In the recent popular sci-fi flick, “The Martian,” an astronaut, played by Matt Damon, is (spoilers!) left for dead by his crew and must keep himself alive on the provisions and supplies left behind. Luckily, a stash of spuds discovered in the remaining food stores allows Damon, whose character also happens to be a botanist, to grow potatoes in the red, weak desert soil of Mars, providing him with a nutritious, calorie-rich food source while he tries to escape his predicament. Science fiction? Yes, but maybe not for much longer.
According to a recent article by the Wall Street Journal, NASA scientists have begun a series of potato-growing experiments, using the soil of the Peruvian Pampas de La Joya desert. The soil, reportedly, is similar to that of Mars. The work being done will allow researchers to determine whether one of 65 different varieties being tested might be the spud resilient enough to allow a future Mars expedition to become self-sufficient and grow some of their own food. The humble potato might just be the food of the future, propelling humans into space, the so-called final frontier.
Whether or not potatoes hold the key to future long-term space exploration, they are an enduring part of both our past and our present. While potatoes have been known outside of the Americas for only a few hundred years, in parts of South America, particularly the mountainous Andean region, where potatoes originate, humans have been foraging for the tubers since prehistoric times and cultivating them for at least 7,000 years.
In Peru alone, there are over 4,500 varieties, many of which are unique to the communities that grow them. Potatoes are ingrained not just in the agriculture of many Andean communities, but also in the way of life, with some varieties being used as dyes, or even as wedding gifts. But why choose potatoes as a staple crop in the first place? Tubers that grow underground, like potatoes, store lots of nutrients that help the plant to overwinter, and humans have taken advantage of this nutrient stash for thousands of years. Additionally, tubers store well and can be cut up and used as seeds to propagate additional plants, making them a highly valuable crop for survival.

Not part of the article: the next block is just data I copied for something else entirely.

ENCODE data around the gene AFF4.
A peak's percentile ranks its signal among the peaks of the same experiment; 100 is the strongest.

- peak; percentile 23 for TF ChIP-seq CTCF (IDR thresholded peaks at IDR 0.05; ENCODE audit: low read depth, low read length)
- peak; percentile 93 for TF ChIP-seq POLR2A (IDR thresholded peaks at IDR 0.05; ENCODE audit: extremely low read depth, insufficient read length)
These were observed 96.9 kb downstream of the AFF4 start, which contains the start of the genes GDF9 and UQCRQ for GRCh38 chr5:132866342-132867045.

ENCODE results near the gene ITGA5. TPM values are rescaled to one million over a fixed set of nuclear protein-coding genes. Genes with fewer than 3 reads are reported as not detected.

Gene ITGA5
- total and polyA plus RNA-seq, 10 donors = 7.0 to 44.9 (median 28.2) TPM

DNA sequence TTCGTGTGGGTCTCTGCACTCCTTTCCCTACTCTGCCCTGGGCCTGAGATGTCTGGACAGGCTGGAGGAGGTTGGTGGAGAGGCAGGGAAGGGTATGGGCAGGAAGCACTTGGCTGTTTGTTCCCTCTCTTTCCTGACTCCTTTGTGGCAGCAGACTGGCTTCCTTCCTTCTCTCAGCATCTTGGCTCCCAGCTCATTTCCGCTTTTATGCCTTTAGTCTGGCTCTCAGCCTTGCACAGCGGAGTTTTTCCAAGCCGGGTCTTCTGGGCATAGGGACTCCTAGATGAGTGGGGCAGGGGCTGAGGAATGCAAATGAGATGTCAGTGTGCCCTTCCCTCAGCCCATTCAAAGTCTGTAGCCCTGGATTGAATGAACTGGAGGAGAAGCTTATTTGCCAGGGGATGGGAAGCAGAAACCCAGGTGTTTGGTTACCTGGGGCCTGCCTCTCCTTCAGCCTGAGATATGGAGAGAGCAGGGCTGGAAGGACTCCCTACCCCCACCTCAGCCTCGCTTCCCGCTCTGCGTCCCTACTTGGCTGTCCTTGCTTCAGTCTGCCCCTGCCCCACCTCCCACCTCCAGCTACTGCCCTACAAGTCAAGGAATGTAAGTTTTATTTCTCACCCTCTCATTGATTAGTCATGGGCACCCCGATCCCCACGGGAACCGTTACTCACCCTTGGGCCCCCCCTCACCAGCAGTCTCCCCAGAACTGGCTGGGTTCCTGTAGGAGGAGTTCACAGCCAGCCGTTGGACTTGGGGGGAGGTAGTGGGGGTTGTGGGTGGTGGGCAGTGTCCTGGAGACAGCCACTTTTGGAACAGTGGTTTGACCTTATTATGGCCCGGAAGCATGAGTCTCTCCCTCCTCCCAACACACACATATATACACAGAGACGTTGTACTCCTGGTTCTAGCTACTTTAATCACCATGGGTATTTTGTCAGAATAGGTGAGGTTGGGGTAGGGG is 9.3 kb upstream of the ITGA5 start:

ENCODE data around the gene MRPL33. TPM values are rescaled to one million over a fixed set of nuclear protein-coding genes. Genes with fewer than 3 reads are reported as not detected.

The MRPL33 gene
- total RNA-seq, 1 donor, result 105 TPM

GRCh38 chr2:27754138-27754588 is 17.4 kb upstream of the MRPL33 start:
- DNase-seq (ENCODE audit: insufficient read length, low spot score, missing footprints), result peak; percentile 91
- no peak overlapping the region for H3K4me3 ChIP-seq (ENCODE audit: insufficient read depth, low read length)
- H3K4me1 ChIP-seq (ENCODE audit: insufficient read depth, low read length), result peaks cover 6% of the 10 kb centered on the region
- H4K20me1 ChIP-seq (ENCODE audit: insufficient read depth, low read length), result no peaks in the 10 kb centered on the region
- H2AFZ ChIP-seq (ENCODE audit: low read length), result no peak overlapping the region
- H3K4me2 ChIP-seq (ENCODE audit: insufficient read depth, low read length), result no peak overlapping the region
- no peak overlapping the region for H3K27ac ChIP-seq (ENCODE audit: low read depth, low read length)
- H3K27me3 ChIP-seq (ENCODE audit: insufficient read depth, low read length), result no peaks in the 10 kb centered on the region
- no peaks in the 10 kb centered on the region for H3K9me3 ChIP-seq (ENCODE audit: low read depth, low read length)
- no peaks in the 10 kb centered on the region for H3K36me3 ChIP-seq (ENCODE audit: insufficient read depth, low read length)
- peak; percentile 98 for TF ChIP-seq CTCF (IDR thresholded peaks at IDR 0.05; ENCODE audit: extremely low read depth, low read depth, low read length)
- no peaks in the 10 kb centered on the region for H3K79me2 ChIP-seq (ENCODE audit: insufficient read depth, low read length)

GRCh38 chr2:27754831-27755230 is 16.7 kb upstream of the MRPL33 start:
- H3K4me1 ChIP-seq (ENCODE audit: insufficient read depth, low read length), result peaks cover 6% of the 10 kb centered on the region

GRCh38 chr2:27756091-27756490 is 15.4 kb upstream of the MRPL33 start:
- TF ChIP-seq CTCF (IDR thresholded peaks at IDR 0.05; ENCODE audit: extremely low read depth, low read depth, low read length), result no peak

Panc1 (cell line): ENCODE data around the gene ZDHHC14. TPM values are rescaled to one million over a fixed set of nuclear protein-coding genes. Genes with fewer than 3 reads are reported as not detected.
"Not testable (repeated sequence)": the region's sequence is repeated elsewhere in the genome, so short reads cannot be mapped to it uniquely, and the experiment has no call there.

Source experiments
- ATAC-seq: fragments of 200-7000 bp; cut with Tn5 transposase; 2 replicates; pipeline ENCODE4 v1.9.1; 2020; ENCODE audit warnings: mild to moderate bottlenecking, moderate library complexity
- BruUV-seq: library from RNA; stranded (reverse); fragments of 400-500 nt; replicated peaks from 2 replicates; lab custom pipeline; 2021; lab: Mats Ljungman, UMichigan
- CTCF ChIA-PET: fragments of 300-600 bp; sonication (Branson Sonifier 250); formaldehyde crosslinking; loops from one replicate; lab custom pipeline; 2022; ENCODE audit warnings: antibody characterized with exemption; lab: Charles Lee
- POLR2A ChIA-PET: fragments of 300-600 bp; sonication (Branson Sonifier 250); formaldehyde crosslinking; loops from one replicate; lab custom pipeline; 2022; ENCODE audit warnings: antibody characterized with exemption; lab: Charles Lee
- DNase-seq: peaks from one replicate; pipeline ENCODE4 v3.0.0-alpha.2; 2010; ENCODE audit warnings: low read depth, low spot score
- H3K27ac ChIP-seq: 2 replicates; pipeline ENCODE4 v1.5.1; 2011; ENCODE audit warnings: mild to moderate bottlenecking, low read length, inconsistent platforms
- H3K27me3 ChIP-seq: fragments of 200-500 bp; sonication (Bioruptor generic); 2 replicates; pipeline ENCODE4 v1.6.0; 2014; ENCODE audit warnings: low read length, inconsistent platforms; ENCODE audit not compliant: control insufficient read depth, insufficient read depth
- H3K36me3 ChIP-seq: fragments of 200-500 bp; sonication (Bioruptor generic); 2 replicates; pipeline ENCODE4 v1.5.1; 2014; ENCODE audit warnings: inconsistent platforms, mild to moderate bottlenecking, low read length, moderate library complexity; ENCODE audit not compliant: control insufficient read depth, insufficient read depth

Today, thousands of potato varieties are grown in over 100 countries, and in the centuries since it has spread from South America to Europe and beyond, has become the fourth major food staple globally. Here in Kansas, potatoes are normally planted in mid-March, right around St. Patrick’s Day. Beginning in June, keep an eye out at the farmer’s market for some lumpy, tender taters. Boil them, mash them, or try making a hash, and think about how you’re taking part in a meal that has both sustained humans since the dawn of agriculture, and also may one day nourish human colonizers on Mars, or beyond.
Additional Resources to check out
International Potato Center
Peru Celebrates Potato Diversity
Mark Bittman potato recipes
More Potato History!